Morning Report: Home prices within 6% of peak levels 10/4/16

Vital Statistics:

Last Change
S&P Futures 2155.0 1.0
Eurostoxx Index 346.0 3.0
Oil (WTI) 48.9 0.1
US dollar index 86.4 -0.2
10 Year Govt Bond Yield 1.64%
Current Coupon Fannie Mae TBA 103.3
Current Coupon Ginnie Mae TBA 104.2
30 Year Fixed Rate Mortgage 3.49

Stocks are up this morning on no real news. Bonds and MBS are down.

Slow news day, with no economic data.

Economic confidence improved slightly in September, according to Gallup.

Former Minneapolis Fed Head Narayana Kochlerakota discusses why people feel like the economy is struggling. Per-capita GDP growth is coming in around the high single-digits over a period of 10 years. Historically, that number has been much higher. The US economy has had “lost decades” like this before (basically the 1950s and the 1970s), and growth eventually rebounded. Unsurprisingly, he calls for higher inflation, and further monetary and fiscal stimulus.

per-capita-gdp-growth

Interesting comparison between the peak of the housing bubble and labor today. In both situations, investors and employers aren’t seeing the ground shift underneath them. The piece also included a chart of housing supply over the past 16 years. Believe it or not, we still have more inventory than we did in the early bubble days, although I wonder how much of this supply consists of abandoned homes that are uninhabitable.

housing-supply

Home prices increased 6.2% YOY according to CoreLogic. This puts home prices at about 6% below the 2006 peak. Increasing prices combined with stagnant incomes is creating an affordability crisis.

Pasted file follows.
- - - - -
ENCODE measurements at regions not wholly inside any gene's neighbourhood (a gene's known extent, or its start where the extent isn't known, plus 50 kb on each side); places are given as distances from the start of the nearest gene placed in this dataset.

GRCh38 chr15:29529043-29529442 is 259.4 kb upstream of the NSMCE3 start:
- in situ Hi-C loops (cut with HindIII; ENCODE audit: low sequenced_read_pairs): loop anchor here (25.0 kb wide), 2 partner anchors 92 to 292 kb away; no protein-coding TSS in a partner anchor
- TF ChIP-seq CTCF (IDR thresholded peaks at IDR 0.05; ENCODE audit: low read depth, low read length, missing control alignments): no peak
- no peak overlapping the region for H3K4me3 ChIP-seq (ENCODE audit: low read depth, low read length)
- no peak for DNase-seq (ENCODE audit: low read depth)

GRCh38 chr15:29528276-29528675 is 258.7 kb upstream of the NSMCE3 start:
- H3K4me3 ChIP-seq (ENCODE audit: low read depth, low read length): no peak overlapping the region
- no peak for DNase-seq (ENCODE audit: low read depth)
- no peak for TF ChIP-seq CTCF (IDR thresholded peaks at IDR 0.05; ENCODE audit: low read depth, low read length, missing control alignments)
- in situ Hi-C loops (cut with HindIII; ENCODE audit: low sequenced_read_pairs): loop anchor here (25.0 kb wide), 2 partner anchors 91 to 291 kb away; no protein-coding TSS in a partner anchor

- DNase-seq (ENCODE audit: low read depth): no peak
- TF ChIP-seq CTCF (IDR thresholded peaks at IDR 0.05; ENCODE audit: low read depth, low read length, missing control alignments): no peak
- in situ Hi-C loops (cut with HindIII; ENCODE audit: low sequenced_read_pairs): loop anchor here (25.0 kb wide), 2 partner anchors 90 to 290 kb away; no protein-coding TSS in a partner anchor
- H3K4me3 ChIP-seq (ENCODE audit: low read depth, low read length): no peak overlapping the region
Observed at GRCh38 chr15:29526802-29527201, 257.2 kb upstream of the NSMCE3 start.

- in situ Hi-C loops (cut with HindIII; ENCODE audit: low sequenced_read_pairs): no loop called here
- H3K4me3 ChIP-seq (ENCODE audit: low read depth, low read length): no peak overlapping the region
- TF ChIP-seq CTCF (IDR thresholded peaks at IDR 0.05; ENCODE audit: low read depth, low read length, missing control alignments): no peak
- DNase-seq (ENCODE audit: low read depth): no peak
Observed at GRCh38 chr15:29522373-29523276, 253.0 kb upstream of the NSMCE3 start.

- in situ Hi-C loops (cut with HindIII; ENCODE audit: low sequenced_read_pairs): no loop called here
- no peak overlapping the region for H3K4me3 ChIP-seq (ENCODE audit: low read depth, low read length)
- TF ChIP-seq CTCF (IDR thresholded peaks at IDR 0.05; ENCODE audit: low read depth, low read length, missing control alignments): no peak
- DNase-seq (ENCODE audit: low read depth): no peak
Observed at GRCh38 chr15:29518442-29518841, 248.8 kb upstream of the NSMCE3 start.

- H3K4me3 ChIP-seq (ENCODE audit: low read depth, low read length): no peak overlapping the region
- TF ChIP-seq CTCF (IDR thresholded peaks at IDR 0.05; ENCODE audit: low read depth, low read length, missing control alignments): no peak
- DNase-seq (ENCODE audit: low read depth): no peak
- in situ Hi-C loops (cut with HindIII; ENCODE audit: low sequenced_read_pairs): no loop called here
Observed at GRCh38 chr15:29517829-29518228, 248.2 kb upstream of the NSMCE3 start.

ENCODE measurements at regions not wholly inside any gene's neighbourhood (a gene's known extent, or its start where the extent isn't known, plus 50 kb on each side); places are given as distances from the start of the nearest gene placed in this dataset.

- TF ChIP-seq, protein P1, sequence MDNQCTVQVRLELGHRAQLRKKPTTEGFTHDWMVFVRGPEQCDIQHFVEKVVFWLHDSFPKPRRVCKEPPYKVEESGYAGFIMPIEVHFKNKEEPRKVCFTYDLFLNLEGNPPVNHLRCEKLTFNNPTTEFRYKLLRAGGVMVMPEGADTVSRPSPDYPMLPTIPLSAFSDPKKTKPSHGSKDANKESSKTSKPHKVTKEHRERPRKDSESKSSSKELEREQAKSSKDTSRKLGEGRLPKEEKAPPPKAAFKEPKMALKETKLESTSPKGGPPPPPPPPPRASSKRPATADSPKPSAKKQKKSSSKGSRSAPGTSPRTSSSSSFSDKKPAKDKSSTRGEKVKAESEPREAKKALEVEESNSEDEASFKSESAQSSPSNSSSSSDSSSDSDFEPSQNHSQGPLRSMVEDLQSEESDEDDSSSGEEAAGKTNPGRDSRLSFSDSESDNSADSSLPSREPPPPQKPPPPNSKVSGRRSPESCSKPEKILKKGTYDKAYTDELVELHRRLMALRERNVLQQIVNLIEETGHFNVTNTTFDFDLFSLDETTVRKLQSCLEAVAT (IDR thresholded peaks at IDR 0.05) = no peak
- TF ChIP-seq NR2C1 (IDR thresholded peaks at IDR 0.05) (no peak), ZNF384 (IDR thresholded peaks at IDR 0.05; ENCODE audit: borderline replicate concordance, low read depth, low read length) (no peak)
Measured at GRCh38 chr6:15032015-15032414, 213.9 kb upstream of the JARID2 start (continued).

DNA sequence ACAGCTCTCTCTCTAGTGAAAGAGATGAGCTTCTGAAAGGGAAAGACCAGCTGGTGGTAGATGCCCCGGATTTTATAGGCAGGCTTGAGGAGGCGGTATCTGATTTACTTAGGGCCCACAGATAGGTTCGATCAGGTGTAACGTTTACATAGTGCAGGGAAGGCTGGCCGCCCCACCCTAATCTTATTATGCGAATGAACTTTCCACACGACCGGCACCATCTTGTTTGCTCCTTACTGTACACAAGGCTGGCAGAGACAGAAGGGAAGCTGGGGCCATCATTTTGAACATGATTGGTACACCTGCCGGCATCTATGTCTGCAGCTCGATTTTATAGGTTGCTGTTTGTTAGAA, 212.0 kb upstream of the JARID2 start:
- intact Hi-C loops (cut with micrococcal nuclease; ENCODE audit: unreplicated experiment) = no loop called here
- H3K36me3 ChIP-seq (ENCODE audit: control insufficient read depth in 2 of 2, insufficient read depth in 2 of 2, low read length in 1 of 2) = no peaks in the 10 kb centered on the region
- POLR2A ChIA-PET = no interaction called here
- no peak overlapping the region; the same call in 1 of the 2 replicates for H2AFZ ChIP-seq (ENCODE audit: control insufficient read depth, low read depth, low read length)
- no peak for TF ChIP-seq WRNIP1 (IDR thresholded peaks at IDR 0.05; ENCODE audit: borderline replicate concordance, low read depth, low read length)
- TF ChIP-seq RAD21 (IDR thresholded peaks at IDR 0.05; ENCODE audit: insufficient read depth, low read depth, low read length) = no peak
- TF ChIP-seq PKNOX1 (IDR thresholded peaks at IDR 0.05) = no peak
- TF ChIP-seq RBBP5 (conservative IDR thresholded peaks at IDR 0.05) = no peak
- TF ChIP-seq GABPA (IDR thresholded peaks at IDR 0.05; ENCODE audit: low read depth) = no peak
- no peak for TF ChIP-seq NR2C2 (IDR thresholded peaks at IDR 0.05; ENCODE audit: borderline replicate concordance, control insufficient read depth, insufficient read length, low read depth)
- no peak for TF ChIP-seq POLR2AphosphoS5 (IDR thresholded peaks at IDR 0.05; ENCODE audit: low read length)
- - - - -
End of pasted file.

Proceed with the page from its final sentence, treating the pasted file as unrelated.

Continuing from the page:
50 Responses

  1. Brent – Why, if interest rates are lower than 2006 and prices are 6% lower than 2006 and salaries and wages are higher than 2006 is it crunch time?

    Is the answer that in 2006 there were give-away front-end ARM junk mortgages to unqualified borrowers? Or is the answer that I am comparing apples to oranges: the 6% is in adjusted dollars for inflation.

    FRIST.

    Like

    • home price indices are not inflation-adjusted. I think the issue is more with starter homes. The builders really did not do much building at the lower price points since the MIllennials couldn’t find jobs and the high end was doing so well.

      So you have a shortage of starter homes, and that is causing affordability issues, along with student loan debt.

      Like

  2. I’m not sure if Donald Trump wants to win or not, but I’m pretty sure Omarosa wants him to lose:

    http://www.huffingtonpost.com/entry/omarosa-bown-to-president-trump_us_57e47e34e4b0e80b1ba15296

    “Every critic, every detractor, will have to bow down to President Trump. It’s everyone who’s ever doubted Donald, who ever disagreed, who ever challenged him. It is the ultimate revenge to become the most powerful man in the universe.”

    A: Omarosa clearly doesn’t understand the limitations of the power of the presidency. The expansion of presidential power beyond the founder’s intent aside, the office still isn’t that frickin’ powerful. The American President does not get to rule the universe, or make critics bow down before him.